LeBron’s wingspan is seven-feet long. That is a long wingspan. It helps explain why he is good at basketball. The bear’s wingspan is, at best, six-feet long. In fact, it’s probably less for Basketball Bear. Let’s settle on 5 feet 10 inches. As much as I want this bear to be able to score at least three baskets on LeBron James, I’m pretty certain a lack of wingspan is going to ruin its chances. This is a real bummer, but we can’t give up now.
Can bears jump? After doing a concerning amount of research on this, I have concluded that a bear can not jump for shit. This bear’s vertical may only be about half-of-a-foot. What a bummer. Things are looking pretty awful for this bear. With a small vertical, this bear will have to actually try and toss the ball into the hoop about one-and-a-half to two feet over its outstretched arms. Luckily, this is possible. Check out this clip of a family watching a bear pick up huge rocks and toss them around. This will give you an idea of how strong the bear is and how uncoordinated it is as well. Fortunately, the rocks the bear was throwing weigh way more than a basketball, so a bear could conceivably lob a ball at the hoop. Thank God. I was getting worried for this bear.
Now, LeBron is a good defender. He averages .8 blocks and 1.7 steals a game. He is pretty efficient against big men and is even better against smaller players. These stats are against professional athletes, not bears. It’s pretty safe to say that he would stuff, swat or block the bear’s attempts at least three times out of the bear’s ten chances. We’re not going to worry about steals, because the bear doesn’t need to worry about dribbling. These things are so uncoordinated that I think it would be rude of us to make the bear dribble as it backs LeBron down. Seriously, bears are not the most nimble things God ever made.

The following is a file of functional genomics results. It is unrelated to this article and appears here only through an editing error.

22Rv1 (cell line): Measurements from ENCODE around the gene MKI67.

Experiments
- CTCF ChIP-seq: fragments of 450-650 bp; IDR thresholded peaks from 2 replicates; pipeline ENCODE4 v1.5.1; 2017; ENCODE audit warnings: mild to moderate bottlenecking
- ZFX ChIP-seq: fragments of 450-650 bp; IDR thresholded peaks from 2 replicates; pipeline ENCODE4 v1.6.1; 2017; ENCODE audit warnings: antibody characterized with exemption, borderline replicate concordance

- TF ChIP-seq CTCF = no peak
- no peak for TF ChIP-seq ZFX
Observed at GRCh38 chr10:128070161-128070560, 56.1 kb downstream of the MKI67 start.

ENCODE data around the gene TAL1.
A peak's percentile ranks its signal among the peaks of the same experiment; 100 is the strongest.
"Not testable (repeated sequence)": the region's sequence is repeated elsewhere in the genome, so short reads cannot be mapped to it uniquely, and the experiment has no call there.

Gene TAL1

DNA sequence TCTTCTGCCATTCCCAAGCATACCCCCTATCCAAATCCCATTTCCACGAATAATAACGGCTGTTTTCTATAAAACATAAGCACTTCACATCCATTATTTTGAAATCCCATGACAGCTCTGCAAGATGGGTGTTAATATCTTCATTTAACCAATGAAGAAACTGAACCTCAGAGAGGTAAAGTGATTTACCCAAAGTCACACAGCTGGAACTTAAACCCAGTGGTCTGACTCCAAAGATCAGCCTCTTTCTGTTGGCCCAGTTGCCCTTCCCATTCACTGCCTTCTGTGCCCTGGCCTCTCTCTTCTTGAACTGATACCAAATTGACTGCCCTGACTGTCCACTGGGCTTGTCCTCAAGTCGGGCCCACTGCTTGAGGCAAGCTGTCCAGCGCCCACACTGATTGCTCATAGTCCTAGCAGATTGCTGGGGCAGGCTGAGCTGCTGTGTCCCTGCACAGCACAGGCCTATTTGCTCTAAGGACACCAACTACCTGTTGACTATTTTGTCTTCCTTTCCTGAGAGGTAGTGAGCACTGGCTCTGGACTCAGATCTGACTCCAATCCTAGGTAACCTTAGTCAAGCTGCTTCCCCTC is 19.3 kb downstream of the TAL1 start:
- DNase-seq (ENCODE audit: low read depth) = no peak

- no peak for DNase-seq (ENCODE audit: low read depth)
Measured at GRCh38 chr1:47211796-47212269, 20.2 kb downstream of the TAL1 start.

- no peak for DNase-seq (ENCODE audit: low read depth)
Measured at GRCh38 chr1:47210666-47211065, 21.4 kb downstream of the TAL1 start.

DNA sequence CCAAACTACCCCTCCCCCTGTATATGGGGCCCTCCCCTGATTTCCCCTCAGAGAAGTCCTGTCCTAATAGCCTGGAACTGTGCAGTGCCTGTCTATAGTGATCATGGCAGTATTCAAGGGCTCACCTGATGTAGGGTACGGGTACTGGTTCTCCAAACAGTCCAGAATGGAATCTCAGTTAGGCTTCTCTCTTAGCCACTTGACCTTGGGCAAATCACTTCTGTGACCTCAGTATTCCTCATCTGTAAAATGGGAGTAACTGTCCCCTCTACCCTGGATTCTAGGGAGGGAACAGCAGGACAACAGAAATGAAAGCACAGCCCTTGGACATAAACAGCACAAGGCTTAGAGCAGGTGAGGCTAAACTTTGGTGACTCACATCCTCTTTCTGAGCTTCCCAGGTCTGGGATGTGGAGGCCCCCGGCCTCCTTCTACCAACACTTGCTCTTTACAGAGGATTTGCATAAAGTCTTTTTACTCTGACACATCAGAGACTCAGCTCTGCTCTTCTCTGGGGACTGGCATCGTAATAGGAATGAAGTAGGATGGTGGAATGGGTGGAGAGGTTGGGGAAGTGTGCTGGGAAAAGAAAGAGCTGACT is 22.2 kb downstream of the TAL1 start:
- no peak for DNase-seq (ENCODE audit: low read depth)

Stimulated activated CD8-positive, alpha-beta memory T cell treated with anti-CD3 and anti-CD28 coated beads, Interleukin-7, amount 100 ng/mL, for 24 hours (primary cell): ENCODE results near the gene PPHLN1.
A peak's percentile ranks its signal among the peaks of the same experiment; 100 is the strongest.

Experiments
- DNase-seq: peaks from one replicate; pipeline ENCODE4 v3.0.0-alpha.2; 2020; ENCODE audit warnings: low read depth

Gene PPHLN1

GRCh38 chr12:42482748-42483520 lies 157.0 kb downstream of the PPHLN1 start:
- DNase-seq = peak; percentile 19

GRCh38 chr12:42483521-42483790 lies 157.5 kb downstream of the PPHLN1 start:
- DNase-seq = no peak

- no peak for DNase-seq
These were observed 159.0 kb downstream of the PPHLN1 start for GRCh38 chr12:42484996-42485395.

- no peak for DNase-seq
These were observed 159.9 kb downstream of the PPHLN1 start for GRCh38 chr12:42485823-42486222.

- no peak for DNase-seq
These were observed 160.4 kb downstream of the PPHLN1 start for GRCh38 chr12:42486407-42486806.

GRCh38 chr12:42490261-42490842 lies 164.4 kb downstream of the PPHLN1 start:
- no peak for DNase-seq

Taking all this into account, we gave the bear a 17% chance of scoring on LeBron James. The binomial distribution gave the animal a range from 12% to 25%. This is such a huge range, that it made me actually angry at the field of statistics. Math and I have always held a tenuous relationship, but when math starts providing a weak answer to a bear’s paint production… Well, I more or less lose my shit.
As you could probably tell, I outsourced the math work to my nerd friends who enjoy that stuff. They ran the binomial distribution and quantified the bear’s athletic prowess. Then they ran the simulation one thousand times. Guess what the bear’s average was – actually guess. I’ll give you the answer in the next paragraph, but take a moment to guess how many times the bear scored on LeBron Fucking James.
The bear would be lucky to get a basket to drop on the King. LeBron James is evidently so damn good at basketball that he could guard a bear so well, that it would be lucky to put up two points on him. I mean, this makes sense, but it makes me pretty angry.
Well, I’ll admit it. I am pretty disheartened. I wanted this bear to be able to perform at a respectable level against the most respectable athlete alive. But, no, apparently we cannot have nice things in this world any more. At this point I have written over two thousand words dedicated to a bear’s basketball potential and all I have to show for it is that a bear may score on LeBron once in ten tries. Man, math sucks. I’m sure we ran the simulation wrong, but I don’t know if I could handle any further heartbreak. I guess I can be happy that I gave you the image of a bear doing wind sprints in Jordans. But, honestly, what use is that? Wind Sprint Bear can’t do anything against LeBron James. Man, math is the worst.
Contributing Nerd Friends: